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Currents of Enigma

Anoop Verma

By Maythil Radhakrishnan . Translated by V.C. Harris
Indialog Publications, New Delhi, 2004, pp. 140, Rs. 195.00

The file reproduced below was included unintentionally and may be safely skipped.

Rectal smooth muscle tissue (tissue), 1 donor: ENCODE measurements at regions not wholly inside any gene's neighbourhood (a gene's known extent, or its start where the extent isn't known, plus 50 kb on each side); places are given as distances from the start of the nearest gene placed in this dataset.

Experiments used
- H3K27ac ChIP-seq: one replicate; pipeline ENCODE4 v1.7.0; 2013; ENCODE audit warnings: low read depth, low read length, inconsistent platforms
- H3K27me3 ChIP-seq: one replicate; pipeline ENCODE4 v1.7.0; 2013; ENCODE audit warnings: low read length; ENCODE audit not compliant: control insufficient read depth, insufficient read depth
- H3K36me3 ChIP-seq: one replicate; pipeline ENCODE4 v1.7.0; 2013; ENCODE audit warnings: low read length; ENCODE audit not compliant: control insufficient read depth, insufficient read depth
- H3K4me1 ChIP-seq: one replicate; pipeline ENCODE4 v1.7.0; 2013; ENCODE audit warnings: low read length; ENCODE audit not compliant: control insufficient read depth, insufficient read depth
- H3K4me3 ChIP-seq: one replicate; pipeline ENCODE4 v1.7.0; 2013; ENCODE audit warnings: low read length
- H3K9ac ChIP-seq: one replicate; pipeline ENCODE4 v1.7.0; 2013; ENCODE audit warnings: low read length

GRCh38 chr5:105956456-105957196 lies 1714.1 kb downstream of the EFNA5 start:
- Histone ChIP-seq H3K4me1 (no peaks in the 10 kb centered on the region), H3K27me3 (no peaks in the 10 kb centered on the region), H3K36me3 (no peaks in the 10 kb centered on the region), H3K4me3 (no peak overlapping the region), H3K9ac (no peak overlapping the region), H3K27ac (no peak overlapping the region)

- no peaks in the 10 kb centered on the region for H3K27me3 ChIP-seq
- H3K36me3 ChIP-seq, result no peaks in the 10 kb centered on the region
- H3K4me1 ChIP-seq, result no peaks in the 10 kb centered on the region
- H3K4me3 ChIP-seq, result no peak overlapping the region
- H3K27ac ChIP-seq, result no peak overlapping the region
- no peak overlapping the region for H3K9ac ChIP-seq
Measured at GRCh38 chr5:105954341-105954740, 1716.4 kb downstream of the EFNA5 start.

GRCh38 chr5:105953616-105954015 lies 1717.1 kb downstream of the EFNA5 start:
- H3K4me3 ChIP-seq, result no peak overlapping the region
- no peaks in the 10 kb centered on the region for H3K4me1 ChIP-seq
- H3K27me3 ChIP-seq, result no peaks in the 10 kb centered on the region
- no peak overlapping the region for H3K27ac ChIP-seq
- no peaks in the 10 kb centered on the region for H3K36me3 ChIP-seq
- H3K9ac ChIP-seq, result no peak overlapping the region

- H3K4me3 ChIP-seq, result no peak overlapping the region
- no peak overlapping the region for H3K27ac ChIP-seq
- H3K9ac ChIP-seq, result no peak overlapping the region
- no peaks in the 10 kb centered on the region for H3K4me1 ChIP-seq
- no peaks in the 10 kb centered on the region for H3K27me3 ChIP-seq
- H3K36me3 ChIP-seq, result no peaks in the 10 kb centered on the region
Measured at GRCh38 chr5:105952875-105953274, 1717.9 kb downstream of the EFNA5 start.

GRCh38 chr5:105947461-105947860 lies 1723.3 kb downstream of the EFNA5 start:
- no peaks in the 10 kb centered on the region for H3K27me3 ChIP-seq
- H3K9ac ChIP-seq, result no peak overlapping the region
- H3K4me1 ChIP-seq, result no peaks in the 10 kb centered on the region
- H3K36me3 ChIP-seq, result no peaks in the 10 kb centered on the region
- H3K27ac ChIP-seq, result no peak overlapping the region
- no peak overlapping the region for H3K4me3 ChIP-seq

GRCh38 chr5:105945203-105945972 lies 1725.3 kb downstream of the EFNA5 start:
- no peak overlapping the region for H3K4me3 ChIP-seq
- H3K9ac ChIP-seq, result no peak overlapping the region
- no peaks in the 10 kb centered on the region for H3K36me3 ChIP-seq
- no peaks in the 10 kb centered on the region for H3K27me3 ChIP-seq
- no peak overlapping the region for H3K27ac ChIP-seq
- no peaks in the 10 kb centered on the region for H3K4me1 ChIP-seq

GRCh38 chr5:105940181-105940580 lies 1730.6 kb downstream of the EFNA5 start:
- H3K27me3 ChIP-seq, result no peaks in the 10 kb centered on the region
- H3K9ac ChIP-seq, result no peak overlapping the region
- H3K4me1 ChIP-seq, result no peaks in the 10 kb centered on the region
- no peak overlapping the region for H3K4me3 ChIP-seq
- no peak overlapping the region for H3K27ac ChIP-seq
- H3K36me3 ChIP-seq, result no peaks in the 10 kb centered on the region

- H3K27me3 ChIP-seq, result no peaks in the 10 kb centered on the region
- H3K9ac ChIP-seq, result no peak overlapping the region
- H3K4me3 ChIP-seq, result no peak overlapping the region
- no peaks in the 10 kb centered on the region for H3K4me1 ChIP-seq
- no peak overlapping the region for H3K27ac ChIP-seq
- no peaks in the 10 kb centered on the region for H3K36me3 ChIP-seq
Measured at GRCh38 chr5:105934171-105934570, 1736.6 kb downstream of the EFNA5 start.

It is a well-worn cliché that India is a nation divided. Caste, religion, government regulations may be the usual culprits cited, but the most potent of all the fences splintering across the national landscape is definitely of linguistic origin. Indians converse in far more languages than the whole of western Europe. A North Indian meeting a South Indian, more often than not, the only language in which they can communicate is English. When we tire of using as fig leaf the notion that English is now a de facto Indian language, maybe we should devote a while in considering, just how pathetic it is that for a civilization spanning across the millennia, the solitary linguistic zeitgeist connecting people from different parts should be the imported one.   And when English is the most understood language then it should come as no surprise that books written in the same language sell the most. Walk into a bookshop in any city and chances are extremely rare for you to find a book written in a vernacular language among those prominently displayed on the shelves, which will invariably be lined with rows after rows of scintillating titles in English, mostly by western authors. So, where have the Indian writers gone? Are they not writing? It is a common misconception that novel writing is not an Indian art. The vernacular languages are witnessing similar flood of literary works as the English language is. But the tragedy of vernacular writers is that their works, choked under the stranglehold of the linguistic barriers, remain confined to a room audience, that is, unless the work gets translated into English.   To reach out to a national audience a vernacular language author’s book has to be written twice. First, when the author writes it, and for the second time when the translator translates it. The book under review The Love Song of Alfred Hitchcock could come under the public scanner only after it got translated in English. In his lengthy introduction to the book, the translator, V.C. Harris sheds some light on the dilemma of a regional writer. He writes: ‘With a bow toward Walter Benjamin who, in a seminal essay, ‘The Task of the Translator’, speaks of the afterlife of translation, let me record here the sheer joy I felt when a few years ago Maythil Radhakrishnan told me how happy he was that his daughter June ...

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